Original Illustrated Version By Mark Twain

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126                                                        TOM SAWYER.
the top. Yes, and they take loaves of bread and put quicksilver in 'em and set 'em afloat, and wherever there's anybody that's drownded, they'll float right there and stop."
" Yes, I've heard about that," said Joe. " I wonder what makes the bread do that."
"Oh it ain't the bread, so much," said Tom; "I reckon it's mostly what they say. over it before they start it out."
"But they don't say anything over it," said Huck. "I've seen 'em and they don't."
"Well that's funny," said Tom. "But maybe they say it to themselves. Of course they do. Anybody might know that."
The other boys agreed that there was reason in what Tom said, because an ignorant lump of bread, uninstructed by an incantation, could not be expected to act very intelligently when sent upon an errand of such gravity.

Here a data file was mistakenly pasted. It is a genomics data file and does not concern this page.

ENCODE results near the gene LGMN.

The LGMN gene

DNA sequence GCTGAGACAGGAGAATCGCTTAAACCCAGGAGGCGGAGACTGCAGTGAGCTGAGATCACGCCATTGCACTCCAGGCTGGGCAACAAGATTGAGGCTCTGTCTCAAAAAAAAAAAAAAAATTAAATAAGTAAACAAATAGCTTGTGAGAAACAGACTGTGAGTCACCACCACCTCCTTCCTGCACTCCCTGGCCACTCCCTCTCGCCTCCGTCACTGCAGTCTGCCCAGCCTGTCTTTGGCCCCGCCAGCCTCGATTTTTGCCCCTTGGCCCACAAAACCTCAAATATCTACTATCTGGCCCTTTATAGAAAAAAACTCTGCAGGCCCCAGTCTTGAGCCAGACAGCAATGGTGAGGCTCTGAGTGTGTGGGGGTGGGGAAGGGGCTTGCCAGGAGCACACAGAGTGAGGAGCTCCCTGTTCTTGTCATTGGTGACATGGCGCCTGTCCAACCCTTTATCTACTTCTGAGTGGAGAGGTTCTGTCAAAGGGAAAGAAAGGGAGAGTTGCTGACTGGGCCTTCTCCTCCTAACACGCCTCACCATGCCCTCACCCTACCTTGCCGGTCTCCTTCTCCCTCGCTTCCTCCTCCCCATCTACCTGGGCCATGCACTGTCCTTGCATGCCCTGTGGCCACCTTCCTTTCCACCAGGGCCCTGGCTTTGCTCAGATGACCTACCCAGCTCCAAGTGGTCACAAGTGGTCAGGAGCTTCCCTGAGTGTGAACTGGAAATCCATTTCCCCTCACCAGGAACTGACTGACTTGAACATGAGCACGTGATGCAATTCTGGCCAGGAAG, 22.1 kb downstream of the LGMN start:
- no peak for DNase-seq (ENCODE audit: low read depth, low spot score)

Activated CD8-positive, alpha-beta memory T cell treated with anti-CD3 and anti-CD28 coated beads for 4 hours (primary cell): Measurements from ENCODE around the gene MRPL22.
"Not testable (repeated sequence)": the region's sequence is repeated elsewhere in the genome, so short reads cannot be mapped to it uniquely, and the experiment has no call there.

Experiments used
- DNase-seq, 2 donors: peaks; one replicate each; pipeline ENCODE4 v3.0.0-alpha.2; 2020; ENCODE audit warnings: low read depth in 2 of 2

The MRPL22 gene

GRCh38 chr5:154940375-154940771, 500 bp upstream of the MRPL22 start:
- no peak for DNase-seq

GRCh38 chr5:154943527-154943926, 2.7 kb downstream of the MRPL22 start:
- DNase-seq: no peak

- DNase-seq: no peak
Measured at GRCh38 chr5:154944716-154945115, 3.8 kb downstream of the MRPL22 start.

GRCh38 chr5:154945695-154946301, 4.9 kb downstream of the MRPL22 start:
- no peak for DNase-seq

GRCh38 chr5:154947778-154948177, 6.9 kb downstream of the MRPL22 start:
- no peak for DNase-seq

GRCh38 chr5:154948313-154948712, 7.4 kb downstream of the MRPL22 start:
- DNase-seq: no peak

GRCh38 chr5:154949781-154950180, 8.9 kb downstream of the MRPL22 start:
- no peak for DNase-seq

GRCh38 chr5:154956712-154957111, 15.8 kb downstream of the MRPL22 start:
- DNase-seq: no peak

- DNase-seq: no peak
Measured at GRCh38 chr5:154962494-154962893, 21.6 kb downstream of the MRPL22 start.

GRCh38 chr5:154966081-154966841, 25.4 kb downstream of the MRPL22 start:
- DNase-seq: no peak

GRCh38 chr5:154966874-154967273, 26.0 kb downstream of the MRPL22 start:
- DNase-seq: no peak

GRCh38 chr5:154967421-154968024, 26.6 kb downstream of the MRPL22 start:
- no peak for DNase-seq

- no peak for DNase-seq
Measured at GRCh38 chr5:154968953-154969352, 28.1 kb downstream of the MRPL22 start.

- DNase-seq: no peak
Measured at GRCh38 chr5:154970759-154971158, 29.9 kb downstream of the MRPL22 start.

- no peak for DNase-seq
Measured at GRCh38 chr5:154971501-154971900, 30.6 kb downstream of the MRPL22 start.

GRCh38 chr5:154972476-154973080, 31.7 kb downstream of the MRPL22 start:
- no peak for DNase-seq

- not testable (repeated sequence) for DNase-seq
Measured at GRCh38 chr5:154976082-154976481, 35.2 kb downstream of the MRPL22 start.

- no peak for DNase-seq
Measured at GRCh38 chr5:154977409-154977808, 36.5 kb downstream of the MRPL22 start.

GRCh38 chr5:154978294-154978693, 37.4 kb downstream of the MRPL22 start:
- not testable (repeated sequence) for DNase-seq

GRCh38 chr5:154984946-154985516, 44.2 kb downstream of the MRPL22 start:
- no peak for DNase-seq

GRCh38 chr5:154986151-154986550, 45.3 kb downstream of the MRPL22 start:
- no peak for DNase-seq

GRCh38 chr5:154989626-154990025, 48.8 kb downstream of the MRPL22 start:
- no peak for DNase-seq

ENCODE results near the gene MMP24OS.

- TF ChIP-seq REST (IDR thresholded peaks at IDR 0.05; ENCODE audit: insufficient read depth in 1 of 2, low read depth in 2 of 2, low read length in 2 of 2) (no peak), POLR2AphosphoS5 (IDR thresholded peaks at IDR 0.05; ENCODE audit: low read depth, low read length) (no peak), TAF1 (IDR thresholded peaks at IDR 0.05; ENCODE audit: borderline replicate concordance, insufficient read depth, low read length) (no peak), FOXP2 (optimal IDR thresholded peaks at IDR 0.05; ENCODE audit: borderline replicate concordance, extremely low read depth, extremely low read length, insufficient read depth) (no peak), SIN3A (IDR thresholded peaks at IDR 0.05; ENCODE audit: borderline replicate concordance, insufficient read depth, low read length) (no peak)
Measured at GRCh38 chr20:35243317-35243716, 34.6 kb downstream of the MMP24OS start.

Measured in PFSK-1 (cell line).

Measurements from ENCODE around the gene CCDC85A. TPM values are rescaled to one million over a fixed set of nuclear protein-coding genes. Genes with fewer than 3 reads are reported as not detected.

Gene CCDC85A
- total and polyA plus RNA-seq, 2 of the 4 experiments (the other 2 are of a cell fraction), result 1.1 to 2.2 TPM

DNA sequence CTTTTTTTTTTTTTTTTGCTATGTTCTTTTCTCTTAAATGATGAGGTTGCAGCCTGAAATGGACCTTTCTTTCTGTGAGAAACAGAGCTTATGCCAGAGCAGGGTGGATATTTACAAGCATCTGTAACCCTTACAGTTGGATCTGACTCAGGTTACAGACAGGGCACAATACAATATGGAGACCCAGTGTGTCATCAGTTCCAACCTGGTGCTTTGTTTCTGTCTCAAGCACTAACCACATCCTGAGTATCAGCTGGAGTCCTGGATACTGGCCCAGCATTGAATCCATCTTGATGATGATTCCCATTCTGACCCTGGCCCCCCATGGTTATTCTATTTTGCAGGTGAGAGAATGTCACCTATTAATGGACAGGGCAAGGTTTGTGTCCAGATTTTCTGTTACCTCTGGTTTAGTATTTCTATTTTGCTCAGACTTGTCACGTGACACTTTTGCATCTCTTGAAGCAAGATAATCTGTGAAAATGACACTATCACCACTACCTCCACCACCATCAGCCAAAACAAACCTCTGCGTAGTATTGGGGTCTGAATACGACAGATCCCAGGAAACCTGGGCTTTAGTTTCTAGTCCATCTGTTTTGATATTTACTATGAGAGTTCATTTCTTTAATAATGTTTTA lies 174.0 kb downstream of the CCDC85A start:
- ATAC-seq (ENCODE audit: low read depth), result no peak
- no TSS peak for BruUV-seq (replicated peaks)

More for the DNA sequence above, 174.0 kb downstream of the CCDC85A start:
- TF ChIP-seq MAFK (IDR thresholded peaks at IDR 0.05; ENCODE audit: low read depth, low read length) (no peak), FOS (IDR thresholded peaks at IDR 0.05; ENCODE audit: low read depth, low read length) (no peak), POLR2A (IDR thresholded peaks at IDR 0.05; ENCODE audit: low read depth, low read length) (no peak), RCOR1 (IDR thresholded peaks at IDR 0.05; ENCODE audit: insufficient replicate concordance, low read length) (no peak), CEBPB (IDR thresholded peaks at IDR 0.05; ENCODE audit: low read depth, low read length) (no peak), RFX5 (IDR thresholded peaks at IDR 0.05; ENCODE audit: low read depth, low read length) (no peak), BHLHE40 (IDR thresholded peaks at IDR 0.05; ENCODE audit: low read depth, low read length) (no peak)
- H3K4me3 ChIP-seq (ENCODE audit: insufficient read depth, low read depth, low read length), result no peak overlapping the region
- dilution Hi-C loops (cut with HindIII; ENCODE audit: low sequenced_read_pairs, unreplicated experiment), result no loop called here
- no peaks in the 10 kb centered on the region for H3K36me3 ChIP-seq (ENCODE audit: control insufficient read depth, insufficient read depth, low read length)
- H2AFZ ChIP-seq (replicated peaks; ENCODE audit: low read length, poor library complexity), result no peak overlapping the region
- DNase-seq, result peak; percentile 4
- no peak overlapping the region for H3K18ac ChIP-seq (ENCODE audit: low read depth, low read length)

"By jings I wish I was over there, now," said Joe.
" I do too," said Huck. " I'd give heaps to know who it is."
The boys still listened and watched. Presently a revealing thought flashed through Tom's mind, and he exclaimed:
" Boys, I know who's drownded—it's us ! " . They felt like heroes in an instant. Here was a gorgeous triumph; they were missed; they were mourned; hearts were breaking on their account; tears were being shed; accusing memories of unkindnesses to these poor lost lads were rising up, and unavailing regrets and remorse were being indulged; and best of all, the departed were the talk of the whole town, and the envy of all the boys, as far as this dazzling notoriety was concerned. This was fine. It was worth while to be a pirate, after all.
As twilight drew on, the ferry boat went back to her accustomed business and the skiffs disappeared. The pirates returned to camp. They were jubilant with vanity over their new grandeur and the illustrious trouble they were making. They caught fish, cooked supper and ate it, and then fell to guessing at what the village was thinking and saying about them ; and the pictures they drew of the public distress on their account were gratifying to look upon—from their point of view. But when the shadows of night closed them in, they gradually ceased to